In yesterday’s post, I alluded to an eBay auction I accidentally won, and that that auction was partially responsible for rekindling my desire to learn Japanese. This is that story.
Before continuing, I highly recommend throwing on the Boktai 2 soundtrack as a reading companion. It’ll become clear why later. Otherwise, read on…
In a literal sense, this story begins two weeks ago, in late January of 2021. In a narrative sense, it begins in the summer of 2003. Three important events occur in quick succession, changing my life forever, and leading me directly to an eBay auction in 2021.
First: After moving to a new town and a new school, I manage to keep in touch with my best friend Alex, who shows me his Game Boy Advance and Megaman Battle Network 2 for the first time at a sleepover. He lets me start a new file to try the game from the beginning if I promise not to save, as was best friend-ly etiquette in the early 2000s. I instantly fall in love with the game’s Whole Vibe.
Second: One of my new friends from my new school, Eric, in a fit of capitalistic money-making-ness, offers to sell me his old Game Boy Advance for twenty American dollars. Smelling a deal, I immediately accept and enter a fugue state, doing what I assume was everything in my power to obtain the necessary twenty dollars. I still have no idea where my ten-year-old self got twenty dollars. I return to school. I have the twenty dollars. He has the lightly used translucent Glacier Blue Game Boy Advance. We do the deal. The seller’s remorse washes over him like the hot air from a blast furnace. He asks for take-sy back-sies. I respond with whatever the ten-year-old version of “tough shit” was. Eric and I were those kinds of friends.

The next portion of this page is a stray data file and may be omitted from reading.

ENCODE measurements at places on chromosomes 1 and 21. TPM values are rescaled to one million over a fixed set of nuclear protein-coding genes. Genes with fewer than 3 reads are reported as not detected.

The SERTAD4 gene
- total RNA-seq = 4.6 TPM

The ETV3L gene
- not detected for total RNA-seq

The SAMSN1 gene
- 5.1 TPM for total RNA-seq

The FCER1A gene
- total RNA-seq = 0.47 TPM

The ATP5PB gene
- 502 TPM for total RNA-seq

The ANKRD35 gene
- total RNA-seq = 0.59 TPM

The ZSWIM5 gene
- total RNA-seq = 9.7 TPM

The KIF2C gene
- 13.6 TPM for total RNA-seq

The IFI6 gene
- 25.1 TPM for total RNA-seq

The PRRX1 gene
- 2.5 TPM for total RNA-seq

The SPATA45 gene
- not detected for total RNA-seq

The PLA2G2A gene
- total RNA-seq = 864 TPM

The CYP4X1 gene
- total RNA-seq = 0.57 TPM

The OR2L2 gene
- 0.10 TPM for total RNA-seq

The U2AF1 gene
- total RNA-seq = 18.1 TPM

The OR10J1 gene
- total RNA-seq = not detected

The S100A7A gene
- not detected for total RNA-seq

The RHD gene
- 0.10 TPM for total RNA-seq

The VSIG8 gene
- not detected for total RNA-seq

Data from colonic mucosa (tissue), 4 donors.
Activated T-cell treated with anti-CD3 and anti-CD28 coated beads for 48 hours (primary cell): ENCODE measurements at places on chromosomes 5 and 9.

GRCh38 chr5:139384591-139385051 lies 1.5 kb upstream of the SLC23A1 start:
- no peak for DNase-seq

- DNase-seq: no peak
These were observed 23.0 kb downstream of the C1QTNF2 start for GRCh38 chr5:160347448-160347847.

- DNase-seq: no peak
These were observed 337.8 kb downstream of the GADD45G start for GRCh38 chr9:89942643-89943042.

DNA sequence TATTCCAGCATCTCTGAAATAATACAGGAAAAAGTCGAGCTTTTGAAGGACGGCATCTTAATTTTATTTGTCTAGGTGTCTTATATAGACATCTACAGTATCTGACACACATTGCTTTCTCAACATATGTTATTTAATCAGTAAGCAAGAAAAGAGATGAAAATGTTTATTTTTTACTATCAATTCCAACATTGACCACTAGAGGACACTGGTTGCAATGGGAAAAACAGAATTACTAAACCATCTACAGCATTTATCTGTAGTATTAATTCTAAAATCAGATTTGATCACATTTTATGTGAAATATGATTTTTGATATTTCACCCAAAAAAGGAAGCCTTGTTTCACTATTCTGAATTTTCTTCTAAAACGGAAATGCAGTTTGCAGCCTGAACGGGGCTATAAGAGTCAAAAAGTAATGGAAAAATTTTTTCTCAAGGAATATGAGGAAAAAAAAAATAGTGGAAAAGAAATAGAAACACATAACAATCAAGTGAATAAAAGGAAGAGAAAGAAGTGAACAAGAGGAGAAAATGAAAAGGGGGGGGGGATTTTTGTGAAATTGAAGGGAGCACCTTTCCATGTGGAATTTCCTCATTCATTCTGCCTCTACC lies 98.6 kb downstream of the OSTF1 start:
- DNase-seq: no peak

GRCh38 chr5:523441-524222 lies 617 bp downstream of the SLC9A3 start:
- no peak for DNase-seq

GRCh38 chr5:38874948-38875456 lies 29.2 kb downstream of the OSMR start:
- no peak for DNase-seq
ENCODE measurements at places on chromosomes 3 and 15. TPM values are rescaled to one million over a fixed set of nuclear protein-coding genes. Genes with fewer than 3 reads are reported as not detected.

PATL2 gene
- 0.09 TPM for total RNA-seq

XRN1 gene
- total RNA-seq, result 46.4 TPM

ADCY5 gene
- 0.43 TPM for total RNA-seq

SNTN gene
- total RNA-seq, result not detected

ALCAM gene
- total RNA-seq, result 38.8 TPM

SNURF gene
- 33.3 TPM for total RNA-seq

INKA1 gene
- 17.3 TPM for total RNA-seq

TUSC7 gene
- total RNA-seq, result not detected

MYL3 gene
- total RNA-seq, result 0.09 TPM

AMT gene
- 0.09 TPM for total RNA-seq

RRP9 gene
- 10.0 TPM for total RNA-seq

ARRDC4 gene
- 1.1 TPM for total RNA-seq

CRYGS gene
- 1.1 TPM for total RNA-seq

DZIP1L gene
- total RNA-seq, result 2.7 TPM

Third: With Game Boy Advance in hand, and fresh love for the Megaman Battle Network series in heart, I asked for and, incredibly, received my very own copy of Megaman Battle Network 2 for my birthday. This was the beginning of a beautiful relationship, and I would go on to play most of the games in the Battle Network series, crucially leap-frogging Battle Network 3, and moving straight on to Battle Network 4 (specifically the Red Sun version), managing to score a used copy for a subsequent birthday.